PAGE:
Service First

15 April 2008

Alexandre Saubot, Haulotte's chief operating officer.

Alexandre Saubot, Haulotte's chief operating officer.

Haulotte Group has made remarkable progress in the past 10 years. The clear world number three in the self–propelled aerials, it has simultaneously grown rapidly – 2006 revenues increased 34% to €519.3 million – and dramatically reduced its reliance on its domestic market, with sales in France now constituting just 12% of revenues, down from 80% ten years ago.

However, 90% of its sales are still generated in Europe, a statistic that Haulotte is now making a major effort to change. Alexandre Saubot, Haulotte's chief operating officer, says the goal is to double the proportion of sales outside of Europe this year to 20%.

What that means is an increase from €52 million in 2006 to something close to €125 million this year. The actual rise is more than double because Haulotte is hoping to increase sales this year to around €615 million (the official forecast is 15 to 20% revenue growth).

To achieve this much higher figure, Haulotte continues to invest in its sales and service facilities worldwide. New offices will open this year in Japan, Dubai (UAE) and Argentina, and the company says it will also strengthen in eastern Europe.

However, it is the massive US market where there is the greatest potential for growth, and Mr Saubot says the export growth plans will be “mainly supported by the US operation.”

Despite having been selling in the country since 2002, its sales there are still modest, and does not include any significant business with the major national rental companies who are the biggest aerial platform buyers in the world.

5000 machines

The priority being given to the US is not new, it's just that Haulotte's previous efforts there have been less than spectacular. An initial strategy of operating through independent dealers saw a fair number of machines enter the US – Haulotte says around 5000 machines since 2002 – but this has not led to continued or growing sales, and a succession of new management teams has not helped in terms of continuity.

The company is not giving up, however, and now has a new team in charge – led by general manager Chris Koch, appointed a year ago – and a plan to invest US$20 million (approximately €15 million) to develop the market over the next three years.

Much of this investment will be in new sales and service facilities. There is already a central office in near Baltimore, and a new facility in Atlanta has just opened. Three other new service centers will open this year – Los Angeles in May; Houston in July, and Chicago in September.

The 2300 m2 Atlanta facility includes a 24 m by 18 m parts centre. “Everything we need to service the south east is there, and it's the template for the other facilities,” says Mr Koch.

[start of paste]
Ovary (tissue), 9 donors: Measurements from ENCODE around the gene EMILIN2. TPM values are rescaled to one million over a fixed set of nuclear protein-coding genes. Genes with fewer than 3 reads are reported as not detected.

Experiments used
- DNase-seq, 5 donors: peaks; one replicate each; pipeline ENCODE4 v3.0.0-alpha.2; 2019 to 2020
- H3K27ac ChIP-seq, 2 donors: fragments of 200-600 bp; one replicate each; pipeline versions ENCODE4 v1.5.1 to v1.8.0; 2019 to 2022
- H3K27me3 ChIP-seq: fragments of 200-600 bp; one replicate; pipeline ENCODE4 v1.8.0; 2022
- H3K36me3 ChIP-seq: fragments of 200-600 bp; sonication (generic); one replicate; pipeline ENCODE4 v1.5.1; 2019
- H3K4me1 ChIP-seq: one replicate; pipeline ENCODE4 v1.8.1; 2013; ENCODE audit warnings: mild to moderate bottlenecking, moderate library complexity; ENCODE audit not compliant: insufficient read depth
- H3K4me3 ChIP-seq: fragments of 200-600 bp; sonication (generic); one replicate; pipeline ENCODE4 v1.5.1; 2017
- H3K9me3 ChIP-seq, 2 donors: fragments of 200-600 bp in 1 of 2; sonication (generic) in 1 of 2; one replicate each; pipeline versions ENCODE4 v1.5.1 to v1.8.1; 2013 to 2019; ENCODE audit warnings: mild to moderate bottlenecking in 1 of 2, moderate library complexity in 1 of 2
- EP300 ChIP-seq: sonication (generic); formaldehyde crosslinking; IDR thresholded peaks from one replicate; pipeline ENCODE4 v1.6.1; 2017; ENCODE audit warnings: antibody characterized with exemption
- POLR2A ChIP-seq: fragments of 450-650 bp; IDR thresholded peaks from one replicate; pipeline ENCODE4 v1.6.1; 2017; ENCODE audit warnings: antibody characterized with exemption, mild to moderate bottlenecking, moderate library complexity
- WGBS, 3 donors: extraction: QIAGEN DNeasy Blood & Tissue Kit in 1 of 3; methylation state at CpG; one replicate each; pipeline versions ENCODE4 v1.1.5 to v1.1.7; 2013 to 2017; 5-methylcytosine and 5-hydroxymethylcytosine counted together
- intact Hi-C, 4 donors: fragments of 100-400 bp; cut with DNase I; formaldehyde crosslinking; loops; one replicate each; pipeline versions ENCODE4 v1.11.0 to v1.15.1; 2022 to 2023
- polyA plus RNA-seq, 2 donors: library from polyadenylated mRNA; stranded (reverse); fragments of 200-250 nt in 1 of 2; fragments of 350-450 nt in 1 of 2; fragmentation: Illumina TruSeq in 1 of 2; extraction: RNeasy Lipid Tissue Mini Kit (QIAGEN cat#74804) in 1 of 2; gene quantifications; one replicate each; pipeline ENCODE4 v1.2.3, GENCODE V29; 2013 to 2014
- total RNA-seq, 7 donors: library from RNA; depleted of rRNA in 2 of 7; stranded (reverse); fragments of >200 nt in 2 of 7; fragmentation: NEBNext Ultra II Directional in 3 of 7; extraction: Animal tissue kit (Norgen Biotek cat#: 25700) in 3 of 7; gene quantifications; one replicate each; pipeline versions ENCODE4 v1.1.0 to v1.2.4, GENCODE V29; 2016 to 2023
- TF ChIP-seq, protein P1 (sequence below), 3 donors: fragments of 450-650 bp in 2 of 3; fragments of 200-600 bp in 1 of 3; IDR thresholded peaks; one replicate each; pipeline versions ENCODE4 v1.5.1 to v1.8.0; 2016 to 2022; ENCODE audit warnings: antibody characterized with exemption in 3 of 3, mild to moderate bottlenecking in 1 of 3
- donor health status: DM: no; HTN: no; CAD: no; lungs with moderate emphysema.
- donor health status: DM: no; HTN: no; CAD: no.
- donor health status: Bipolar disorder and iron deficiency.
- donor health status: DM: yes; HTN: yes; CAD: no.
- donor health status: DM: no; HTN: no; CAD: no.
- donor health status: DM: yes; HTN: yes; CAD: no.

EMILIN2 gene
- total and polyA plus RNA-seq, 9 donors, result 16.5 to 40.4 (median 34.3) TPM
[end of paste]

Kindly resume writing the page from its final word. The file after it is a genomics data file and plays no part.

The LA facility is now a priority. “The idea is that if we have east and west coast facilities that will cover 90% of the market… and any customer calling us will hear a live voice,” says Mr Koch.

The focus on service facilities is very deliberate, and reflects issues with service in Haulotte's early years in the US. “The primary factor for buyers is product support services after the sale,” says Mr Koch. “Price is important, but not as important as after sales service.” To grow the marketplace, he says, Haulotte needed to expand its service facilities.

Of course, the dollar–euro exchange rate does not currently favor European products in the US. Would it not make sense to assemble or manufacture in North America – a strategy that another European player, UpRight Powered Access, is adopting? Alexandre Saubot says Haulotte already spends 10% of its equipment purchasing in dollars, which acts as a hedge against currency fluctuations, but it will resist a bigger commitment until sales reach a higher volume. “We need significant and sufficient volumes… we are quite competitive in North America already,” says Mr Saubot.

With the sales and service infrastructure now being bolstered, will Haulotte start to target the national rental companies? “We will certainly look at the mega players in rental this year,” says Mr Koch, although he tells AI that mid–sized renters are likely to be the key initial constituency.

One thing in Haulotte's favour in the US is its undeniably wide product range. More than 50 machines, covering everything from vertical mast push–arounds, articulated booms up to 134 foot (40.8 m) working height, telescopics up to 140 feet (42.7 m), as well as trailer mounts, electric and diesel scissors and electric articulating booms.

“Most of the [US] marketplace doesn't realise how big a product offering we really have,” says Mr Koch. It's a product line that will soon include its own telehandlers, following the ending of the joint venture with Italy's Faresin. The first two models from the new Spanish factory – 46 feet/3.3 tons (14 m/3 t) and 55½ feet 3.3 tons (17 m/4 t) models – will be launched at the Bauma show in Germany in April. These machines, although European in style, will also be available in the US later this year.

The key, though, will be Haulotte's success in translating investment in bricks and mortar in the US into meaningful sales. There is room for another major supplier in North America – of that there is no doubt – and if it has its strategy right, there's no good reason why it shouldn't be Haulotte.

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